Google Research

Response Option Order Effects in Cross-Cultural Context. An experimental investigation

2019 Conference of the European Association for Survey Research (ESRA), Zagreb (2019) (to appear)

Abstract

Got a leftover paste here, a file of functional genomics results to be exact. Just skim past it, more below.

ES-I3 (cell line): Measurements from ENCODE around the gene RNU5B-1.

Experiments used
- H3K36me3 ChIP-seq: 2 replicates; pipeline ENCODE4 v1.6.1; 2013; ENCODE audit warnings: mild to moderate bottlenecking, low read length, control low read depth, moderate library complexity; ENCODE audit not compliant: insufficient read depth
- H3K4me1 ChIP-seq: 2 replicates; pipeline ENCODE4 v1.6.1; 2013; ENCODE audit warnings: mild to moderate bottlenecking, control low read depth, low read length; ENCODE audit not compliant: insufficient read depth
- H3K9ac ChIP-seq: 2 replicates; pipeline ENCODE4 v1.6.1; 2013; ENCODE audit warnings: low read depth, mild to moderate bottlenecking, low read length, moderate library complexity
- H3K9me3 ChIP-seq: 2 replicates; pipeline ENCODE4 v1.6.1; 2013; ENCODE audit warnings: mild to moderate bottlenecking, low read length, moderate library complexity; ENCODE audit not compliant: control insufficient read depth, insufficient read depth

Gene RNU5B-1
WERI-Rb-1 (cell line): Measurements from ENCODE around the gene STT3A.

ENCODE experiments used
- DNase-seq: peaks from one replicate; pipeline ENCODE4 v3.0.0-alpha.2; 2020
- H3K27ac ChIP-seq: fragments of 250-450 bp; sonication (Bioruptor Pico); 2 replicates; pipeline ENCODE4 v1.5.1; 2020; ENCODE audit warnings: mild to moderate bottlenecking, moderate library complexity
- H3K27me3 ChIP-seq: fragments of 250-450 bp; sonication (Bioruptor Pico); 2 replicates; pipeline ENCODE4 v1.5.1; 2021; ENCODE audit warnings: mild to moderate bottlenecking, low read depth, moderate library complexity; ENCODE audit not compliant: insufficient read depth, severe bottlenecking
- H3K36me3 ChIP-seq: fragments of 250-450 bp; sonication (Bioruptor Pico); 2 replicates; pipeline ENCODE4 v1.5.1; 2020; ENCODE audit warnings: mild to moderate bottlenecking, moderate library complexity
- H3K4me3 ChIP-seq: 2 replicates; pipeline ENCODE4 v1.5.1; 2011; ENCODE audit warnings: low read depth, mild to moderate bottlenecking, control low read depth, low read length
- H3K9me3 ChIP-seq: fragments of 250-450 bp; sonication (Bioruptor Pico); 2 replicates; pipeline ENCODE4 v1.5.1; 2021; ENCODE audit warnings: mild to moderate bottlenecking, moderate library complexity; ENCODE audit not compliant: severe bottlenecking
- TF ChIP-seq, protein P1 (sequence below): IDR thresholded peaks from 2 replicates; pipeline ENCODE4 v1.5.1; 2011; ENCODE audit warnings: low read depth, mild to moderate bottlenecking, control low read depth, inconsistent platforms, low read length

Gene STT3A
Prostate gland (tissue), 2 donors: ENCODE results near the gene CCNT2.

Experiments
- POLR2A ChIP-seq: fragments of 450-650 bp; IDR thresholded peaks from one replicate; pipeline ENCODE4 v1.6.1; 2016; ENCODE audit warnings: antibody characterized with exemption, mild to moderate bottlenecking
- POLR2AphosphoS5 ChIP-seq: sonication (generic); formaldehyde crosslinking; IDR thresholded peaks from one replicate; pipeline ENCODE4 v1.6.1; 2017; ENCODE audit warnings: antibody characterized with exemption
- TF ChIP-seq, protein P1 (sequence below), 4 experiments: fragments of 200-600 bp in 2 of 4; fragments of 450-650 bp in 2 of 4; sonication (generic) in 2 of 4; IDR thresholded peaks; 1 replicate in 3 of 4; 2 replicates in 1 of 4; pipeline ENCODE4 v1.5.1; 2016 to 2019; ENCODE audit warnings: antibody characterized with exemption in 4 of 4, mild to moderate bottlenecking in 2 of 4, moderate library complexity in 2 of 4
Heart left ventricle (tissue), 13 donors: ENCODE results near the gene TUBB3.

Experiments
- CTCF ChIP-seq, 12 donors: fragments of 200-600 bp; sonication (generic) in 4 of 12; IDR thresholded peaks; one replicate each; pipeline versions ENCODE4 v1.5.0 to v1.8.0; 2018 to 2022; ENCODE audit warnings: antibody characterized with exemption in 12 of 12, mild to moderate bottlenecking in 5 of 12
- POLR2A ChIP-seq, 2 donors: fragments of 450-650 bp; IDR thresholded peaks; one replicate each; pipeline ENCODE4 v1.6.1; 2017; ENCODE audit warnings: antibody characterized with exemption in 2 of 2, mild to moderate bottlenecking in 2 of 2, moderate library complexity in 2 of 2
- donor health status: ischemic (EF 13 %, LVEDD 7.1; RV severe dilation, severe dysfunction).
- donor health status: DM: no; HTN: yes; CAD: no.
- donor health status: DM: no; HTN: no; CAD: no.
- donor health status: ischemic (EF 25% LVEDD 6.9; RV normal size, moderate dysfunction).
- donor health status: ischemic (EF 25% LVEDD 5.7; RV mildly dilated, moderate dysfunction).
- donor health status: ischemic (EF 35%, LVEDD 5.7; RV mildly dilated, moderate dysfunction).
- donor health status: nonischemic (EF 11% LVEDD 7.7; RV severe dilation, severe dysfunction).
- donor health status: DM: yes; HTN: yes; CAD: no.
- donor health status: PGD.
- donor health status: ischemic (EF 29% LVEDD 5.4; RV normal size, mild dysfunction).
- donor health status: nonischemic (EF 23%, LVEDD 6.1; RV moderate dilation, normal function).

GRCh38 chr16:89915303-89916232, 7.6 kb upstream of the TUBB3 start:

Response option order effect occurs when different orders of rating scale response options lead to different distribution or functioning of survey questions. Theoretical interpretations, notably satisficing, memory bias (Krosnick & Alwin, 1987) and anchor-and-adjustment (Yan & Keusch, 2015) have been used to explain such effects. Visual interpretive heuristics (esp. “left-and-top-mean-first” and “up-means-good”) may also provide insights on how positioning of response options may affect answers (Tourangeau, Couper, & Conrad, 2004, 2013). Most existing studies that investigated the response option order effect were conducted in mono-cultural settings. However, the presence and extent of response option order effect may be affected by “cultural” factors in a few ways. First, interpretive heuristics, such as “left-means-first” may work differently due to varying reading conventions (e.g., left-to-right vs. right-to-left). Furthermore, people within cultures where there are multiple primary languages and multiple reading conventions might possess different positioning heuristics. Finally, respondents from different countries may have varying degree of exposure and familiarity to a specific type of visual design. In this experimental study, we investigate rating scale response option order effect across three countries with different reading conventions and industry norms for answer scale designs -- US, Israel, Japan. The between-subject factor of the experiment consists of four combinations of scale orientation (vertical and horizontal) and the positioning of the positive end of the scale. The within-subject factors are question topic area and the number of scale points. The effects of device (smartphone vs. desktop computer/tablet), age, gender, education, and the degree of exposure to left-to-right contents will also be evaluated. We incorporate a range of analytical approaches: distributional comparisons, analysis of response latency and paradata, and latent structure modeling. We will discuss implications on choosing response option orders for mobile surveys and on comparing data obtained from different response option orders.

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